PITTSBURGH – Bishop David A. Zubik of Pittsburgh was among those who testified on behalf of Pennsylvania’s proposed Marriage Protection Amendment at a hearing April 10 at the Allegheny County Courthouse.
More than 200 people packed the chambers of the Allegheny County Council to hear the often-spirited debate.
“That marriage must be considered truly sacred seems to elude us,” Bishop Zubik said. “We have reached the point of a laissez faire view of marriage, a concerted effort to expand its definition so vaguely that marriage essentially becomes meaningless.
“At a time when we should be engaged in doing all we can to strengthen marriage, and strengthen especially the family, we are facing cultural forces that want to so water down the definition of marriage that it could apply to any human relationship, or to no relationship at all,” he said.
The bishop’s testimony came before the Senate Judiciary Committee, chaired by state Sen. Stewart Greenleaf.
The bill, S.B. 1250, would amend the state constitution to read: “No union other than a marriage between one man and one woman shall be valid or recognized as marriage or the functional equivalent of marriage by the commonwealth.”
To date, 27 states have amended their constitutions to protect marriage. Supporters of the Pennsylvania proposal say it is needed to protect marriage between one man and one woman from redefinition or the legalization of “civil unions.”
Among the arguments against S.B. 1250 was that it would contradict legislation passed by the city of Pittsburgh that granted domestic partnership rights.
Douglas Shields, Pittsburgh City Council president, said passage of the amendment could inhibit the city from attracting skilled workers. Instead, he urged the legislators to adopt S.B. 761, which would extend Pittsburgh’s anti-discrimination protection to the entire state.
Testifying with the bishop in support of the amendment was Rita Ferko Joyce, general counsel of the diocese.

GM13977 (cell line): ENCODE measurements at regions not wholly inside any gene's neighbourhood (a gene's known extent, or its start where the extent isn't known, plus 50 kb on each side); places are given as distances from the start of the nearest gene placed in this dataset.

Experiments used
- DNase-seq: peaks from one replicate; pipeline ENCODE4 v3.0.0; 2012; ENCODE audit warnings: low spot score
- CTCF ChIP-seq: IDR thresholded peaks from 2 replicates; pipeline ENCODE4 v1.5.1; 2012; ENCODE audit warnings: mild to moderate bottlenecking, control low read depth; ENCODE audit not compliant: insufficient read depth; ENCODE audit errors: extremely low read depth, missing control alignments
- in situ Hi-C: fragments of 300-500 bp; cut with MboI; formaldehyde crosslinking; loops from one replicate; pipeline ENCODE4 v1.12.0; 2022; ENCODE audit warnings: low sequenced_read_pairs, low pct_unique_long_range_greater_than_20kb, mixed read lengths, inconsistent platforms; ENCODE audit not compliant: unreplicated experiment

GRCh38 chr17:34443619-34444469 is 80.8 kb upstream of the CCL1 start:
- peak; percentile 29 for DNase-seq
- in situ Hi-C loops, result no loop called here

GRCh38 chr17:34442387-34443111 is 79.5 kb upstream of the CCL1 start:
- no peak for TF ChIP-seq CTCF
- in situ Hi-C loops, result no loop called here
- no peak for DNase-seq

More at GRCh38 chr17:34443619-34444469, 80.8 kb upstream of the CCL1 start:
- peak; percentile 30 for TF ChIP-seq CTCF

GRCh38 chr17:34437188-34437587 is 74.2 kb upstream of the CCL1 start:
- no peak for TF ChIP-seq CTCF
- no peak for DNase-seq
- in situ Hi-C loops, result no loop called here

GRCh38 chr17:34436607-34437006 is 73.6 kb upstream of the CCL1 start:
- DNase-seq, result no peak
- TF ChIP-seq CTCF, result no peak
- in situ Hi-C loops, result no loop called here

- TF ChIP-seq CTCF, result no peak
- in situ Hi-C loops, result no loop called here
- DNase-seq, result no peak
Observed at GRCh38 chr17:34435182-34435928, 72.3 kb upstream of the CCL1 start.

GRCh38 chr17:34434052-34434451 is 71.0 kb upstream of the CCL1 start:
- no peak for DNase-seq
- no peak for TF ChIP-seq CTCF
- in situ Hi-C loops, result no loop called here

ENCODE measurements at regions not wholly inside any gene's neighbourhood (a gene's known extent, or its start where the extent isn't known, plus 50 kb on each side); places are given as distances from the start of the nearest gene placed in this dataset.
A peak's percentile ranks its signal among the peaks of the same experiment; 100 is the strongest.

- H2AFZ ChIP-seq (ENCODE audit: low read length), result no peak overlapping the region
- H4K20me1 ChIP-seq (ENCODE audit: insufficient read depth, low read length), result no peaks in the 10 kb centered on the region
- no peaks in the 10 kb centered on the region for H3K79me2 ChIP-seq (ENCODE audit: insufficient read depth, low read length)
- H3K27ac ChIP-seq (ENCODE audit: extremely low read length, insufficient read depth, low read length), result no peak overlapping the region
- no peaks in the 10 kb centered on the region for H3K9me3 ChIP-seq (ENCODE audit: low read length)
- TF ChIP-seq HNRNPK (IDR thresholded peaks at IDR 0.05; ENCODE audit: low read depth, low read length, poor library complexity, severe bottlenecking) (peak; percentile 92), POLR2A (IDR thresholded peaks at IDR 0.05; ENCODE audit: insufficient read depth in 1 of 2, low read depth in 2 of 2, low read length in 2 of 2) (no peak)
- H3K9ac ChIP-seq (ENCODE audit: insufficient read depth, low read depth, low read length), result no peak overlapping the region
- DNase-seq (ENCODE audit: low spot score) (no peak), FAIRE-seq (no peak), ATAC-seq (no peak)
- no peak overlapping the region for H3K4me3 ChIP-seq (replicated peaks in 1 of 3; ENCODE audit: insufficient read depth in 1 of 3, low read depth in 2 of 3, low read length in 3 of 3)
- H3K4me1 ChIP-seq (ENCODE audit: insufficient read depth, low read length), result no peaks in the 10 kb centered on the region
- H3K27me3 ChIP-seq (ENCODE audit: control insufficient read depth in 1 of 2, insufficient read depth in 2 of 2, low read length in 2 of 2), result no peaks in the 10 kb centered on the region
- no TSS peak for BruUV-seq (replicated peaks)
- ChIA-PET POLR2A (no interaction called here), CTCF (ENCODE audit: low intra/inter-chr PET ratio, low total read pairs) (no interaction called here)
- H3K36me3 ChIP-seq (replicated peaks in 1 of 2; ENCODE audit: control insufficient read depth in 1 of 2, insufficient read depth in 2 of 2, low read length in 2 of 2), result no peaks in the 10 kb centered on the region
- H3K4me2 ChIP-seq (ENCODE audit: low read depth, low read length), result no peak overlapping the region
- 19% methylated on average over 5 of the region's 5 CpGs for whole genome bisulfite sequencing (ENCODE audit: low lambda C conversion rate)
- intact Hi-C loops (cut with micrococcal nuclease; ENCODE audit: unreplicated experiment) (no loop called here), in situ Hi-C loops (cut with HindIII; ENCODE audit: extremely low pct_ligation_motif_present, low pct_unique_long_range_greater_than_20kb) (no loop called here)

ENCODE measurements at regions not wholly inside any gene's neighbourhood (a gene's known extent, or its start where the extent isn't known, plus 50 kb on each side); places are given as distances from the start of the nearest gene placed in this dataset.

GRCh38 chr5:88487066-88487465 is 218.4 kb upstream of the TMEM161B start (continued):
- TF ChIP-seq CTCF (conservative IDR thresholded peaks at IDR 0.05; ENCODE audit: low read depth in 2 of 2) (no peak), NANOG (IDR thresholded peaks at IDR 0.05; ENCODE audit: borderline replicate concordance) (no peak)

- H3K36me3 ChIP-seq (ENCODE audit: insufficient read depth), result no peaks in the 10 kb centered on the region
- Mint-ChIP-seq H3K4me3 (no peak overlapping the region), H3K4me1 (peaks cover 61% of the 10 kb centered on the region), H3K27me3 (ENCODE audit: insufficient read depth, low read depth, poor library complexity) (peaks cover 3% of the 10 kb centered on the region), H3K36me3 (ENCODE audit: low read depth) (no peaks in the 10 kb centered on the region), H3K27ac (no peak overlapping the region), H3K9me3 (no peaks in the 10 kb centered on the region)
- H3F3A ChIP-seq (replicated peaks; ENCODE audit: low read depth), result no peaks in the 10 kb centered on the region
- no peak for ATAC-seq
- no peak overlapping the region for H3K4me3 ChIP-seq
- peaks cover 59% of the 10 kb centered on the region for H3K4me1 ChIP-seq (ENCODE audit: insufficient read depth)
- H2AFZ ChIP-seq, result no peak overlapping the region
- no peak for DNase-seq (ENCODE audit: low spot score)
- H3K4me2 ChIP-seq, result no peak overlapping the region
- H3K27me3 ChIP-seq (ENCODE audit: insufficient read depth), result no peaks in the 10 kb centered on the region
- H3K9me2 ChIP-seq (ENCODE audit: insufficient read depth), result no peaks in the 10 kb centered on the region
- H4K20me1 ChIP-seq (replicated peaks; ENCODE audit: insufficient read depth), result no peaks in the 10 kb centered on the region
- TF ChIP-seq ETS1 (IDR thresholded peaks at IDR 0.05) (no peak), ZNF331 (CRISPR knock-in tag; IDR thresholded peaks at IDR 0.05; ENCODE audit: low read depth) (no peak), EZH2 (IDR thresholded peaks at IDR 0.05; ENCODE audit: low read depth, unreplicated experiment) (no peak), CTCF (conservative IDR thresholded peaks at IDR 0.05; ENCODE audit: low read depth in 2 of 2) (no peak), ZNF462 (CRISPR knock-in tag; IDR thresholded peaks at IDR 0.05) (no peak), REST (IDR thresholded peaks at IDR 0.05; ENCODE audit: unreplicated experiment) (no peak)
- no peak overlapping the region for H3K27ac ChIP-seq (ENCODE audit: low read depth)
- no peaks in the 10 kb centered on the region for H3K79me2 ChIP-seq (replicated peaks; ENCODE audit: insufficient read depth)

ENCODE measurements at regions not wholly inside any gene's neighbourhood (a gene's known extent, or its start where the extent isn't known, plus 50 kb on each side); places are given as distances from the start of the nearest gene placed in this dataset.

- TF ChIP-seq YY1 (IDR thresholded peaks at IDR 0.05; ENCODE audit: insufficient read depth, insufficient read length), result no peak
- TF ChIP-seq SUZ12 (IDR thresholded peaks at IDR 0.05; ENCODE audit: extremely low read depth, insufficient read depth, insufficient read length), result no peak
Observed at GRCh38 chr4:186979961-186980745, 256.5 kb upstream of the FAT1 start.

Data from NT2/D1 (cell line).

She noted that the wording of the Pittsburgh ordinance is simply to extend benefits to certain individuals, not to define or redefine marriage or to regulate it.
“Clearly the ordinance and the amendment do not address the same issue, thus the amendment will not invalidate the city’s law,” she said. “The ordinance provides benefits to a certain specific group of people, while the amendment proposes to set forth the concept of marriage between a man and a woman as the foundation of the family and our society.”
Ms. Joyce stated that the city ordinance does not address a functional equivalent of marriage. She noted, however, that the words “functional equivalent of marriage” in S.B. 1250 are meaningful and prevent a parallel structure that gives rights and privileges of marriage to unmarried people of the same sex.
She said those who work for the church are not about denying benefits, and they advocate that employment benefits are fundamental human rights. The Catholic Church supports the amendment because of the beliefs and traditions that marriage and family are central social institutions that must be supported.
“It affirms the benefits of marriage in our society, affirms that marriage has been and is the foundation of the family and protects children,” she said. “As a culture and society, we cannot afford at this time to have the status of traditional marriage redefined.”
Ms. Joyce stated that without a constitutional amendment, “marriage in the commonwealth could be redefined by the courts in a judicial decision.” She said citizens of the state should be allowed to speak on the issue by allowing the amendment to move forward.